Wall Art Lasts in Berlin, May Travel the World
Nov. 08, 1990
BERLIN (AP) _ Bulldozers will be chewing up the Berlin Wall for months to come, but if a group of artists has its way, sections of the old Cold War barrier will travel the world to be exhibited as murals.
A year after the wall was opened last Nov. 9 and astounded the world, one of the most prominent stretches still standing is decorated with 90 huge paintings, each about 50 feet long and 11 1/2 feet tall.
The East Side Gallery, as the display of wall paintings is called, sprang into being last January and the final painting was finished in October. The work of German artist Georg-Lutz Rauschebart, it shows Soviet President Mikhail S. Gorbachev turning the Communist hammer-and-sickle symbol upside down and parting the wall.
Several Russian artists are represented. One by Dmitri Vrubel is a pensive portrait of the late Andrei Sakharov, the Soviet dissident and Nobel Peace Prize winner, labeled simply ''Thanks.''
An impressionistic turmoil of blue and yellow on a black background by Japanese artist Kikue Miyatake is titled ''Paradise out of Darkness.''
Some paintings are cartoons, some are political satire, many are on environmental topics or on the theme of division - the message that the Berlin Wall stood for in its 28 years separating West Berlin from its surroundings in Communist East Germany.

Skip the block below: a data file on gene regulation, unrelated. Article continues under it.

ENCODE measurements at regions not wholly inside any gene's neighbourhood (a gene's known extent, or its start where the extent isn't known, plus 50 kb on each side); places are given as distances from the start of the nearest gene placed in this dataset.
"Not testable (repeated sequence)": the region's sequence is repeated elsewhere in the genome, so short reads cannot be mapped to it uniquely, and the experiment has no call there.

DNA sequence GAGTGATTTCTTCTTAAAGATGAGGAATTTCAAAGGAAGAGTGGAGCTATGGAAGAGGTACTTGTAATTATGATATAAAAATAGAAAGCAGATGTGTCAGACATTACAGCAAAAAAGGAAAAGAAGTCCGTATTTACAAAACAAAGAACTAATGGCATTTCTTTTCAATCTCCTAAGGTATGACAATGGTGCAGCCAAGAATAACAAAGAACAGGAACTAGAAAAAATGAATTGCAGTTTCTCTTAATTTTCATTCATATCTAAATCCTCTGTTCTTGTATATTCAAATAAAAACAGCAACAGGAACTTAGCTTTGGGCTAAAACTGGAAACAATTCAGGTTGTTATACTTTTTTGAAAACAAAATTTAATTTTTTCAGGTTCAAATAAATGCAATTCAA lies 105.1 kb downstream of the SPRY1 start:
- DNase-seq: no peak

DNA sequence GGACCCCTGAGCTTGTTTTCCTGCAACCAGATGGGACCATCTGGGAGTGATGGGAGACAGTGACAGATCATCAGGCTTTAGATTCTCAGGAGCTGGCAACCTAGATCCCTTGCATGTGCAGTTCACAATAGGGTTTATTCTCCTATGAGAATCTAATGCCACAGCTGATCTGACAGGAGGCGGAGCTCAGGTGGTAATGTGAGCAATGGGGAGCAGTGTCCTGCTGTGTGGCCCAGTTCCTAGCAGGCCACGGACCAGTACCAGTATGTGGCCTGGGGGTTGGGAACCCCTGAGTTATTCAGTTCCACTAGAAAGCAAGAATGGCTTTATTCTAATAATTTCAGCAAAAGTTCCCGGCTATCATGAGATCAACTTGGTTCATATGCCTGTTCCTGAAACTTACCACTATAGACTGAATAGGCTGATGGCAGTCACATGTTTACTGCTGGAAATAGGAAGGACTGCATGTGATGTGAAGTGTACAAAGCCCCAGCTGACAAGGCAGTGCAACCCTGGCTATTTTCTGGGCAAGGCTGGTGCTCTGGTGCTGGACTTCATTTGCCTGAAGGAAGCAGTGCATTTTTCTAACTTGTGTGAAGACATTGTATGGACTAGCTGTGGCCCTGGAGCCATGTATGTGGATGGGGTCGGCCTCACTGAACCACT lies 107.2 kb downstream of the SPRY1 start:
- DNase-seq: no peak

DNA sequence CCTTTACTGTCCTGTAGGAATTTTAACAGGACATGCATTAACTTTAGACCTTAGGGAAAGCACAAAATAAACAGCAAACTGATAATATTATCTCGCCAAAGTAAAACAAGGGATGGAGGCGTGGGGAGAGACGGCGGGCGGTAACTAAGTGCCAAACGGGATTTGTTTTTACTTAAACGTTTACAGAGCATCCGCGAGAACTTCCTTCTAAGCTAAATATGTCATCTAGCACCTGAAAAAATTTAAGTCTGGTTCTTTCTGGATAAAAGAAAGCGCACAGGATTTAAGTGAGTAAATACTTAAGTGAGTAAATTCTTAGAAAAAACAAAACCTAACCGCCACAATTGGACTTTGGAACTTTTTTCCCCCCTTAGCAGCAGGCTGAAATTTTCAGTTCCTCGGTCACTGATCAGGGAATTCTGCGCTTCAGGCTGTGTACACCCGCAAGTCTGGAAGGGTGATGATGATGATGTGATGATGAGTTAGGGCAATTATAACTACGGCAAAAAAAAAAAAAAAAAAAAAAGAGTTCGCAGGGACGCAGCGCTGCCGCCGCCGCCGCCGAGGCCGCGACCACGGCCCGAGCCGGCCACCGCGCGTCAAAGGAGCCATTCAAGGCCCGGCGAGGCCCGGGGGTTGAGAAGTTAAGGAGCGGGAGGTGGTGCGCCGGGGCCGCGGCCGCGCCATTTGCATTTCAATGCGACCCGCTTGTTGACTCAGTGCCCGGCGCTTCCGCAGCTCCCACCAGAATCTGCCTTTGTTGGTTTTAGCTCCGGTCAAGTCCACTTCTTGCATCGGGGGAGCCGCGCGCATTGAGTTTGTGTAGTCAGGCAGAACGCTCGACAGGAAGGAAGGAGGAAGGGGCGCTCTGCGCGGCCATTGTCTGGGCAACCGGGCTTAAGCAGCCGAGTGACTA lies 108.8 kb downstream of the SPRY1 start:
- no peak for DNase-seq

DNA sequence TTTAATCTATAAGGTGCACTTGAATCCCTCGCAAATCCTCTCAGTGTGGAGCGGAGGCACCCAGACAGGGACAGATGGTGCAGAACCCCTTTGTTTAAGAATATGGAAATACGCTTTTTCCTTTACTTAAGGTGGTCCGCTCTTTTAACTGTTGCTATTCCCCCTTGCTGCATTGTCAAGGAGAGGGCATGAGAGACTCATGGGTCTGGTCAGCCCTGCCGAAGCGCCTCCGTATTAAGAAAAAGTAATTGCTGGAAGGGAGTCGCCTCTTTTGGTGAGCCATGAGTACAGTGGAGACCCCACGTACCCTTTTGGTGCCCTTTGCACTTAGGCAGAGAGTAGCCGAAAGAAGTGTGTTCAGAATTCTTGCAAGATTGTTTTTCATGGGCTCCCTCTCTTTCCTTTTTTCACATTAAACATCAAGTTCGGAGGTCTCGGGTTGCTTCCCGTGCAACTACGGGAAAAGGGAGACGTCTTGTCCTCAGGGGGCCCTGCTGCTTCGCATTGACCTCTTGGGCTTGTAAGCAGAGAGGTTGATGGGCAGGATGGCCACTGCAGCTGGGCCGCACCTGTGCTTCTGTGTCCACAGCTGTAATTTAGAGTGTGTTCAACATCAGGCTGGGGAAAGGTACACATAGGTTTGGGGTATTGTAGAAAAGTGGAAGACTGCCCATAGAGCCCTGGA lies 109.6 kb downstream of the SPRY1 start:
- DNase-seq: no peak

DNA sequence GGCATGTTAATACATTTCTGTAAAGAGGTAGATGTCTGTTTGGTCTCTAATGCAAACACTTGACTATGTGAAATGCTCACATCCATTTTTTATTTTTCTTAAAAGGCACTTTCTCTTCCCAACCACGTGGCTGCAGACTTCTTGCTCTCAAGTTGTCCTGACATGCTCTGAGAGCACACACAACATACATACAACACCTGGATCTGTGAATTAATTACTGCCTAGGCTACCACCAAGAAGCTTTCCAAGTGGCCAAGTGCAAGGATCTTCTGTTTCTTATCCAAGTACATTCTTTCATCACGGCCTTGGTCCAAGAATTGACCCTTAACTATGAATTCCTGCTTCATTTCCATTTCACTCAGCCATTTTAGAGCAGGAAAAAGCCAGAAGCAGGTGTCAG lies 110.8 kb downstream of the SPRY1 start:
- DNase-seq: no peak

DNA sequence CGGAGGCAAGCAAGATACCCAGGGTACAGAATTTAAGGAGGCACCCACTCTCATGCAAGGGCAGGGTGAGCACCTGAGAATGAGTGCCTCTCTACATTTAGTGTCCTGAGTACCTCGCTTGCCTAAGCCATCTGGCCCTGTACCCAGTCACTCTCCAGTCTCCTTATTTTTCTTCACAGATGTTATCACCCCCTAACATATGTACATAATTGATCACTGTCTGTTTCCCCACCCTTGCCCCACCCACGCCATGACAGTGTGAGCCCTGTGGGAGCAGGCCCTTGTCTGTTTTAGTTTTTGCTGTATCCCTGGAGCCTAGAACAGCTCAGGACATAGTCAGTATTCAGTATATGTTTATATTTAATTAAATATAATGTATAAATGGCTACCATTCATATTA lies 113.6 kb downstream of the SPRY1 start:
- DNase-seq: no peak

The paintings stretch for 4,491 feet along Muehlen Street in the former East Berlin. The gray back of the wall facing the Spree River has signs beckoning visitors to come over and see the political art, and buy posters, T- shirts and postcards.
''We know only that we can stay until the end of March,'' said Annett Tyra, who operates the gallery shop. ''Everything else is quite uncertain.''
The artists behind the venture hope to take a few representative sections of the wall - each weighing several tons - to New York, Japan and elsewhere to be exhibited, Ms. Tyra said, but sponsorship money was still to be raised.
An East Berliner, Ms. Tyra said the wall stood right next to her house and she had long accepted it as a ''terrible normality.''
When the beleaguered East German Communist government bowed to a popular revolution and ended travel restrictions last Nov. 9, in effect dooming the wall, Ms. Tyra said, ''I had to pinch myself to make sure I wasn't dreaming.''
A year later, she finds East Berliners show little interest in the wall gallery and also are not as idealistic about the future as she had hoped.
''People are forgetting the ideals and thinking only of cars and money,'' she said. ''We need to remember the background and the reasons for this. We see only foreigners and West Berliners coming to see the paintings.''
Petra Reetz, spokeswoman for the office demolishing the wall inside Berlin, said she expected the East Side Gallery wall sections could continue to stand. She said 81 percent of the downtown wall had been taken down as of the end of October, leaving only 2.1 miles standing within the city.
Authorities are making slower progress in dismantling the 81 miles of wall that stood on the rural side of West Berlin.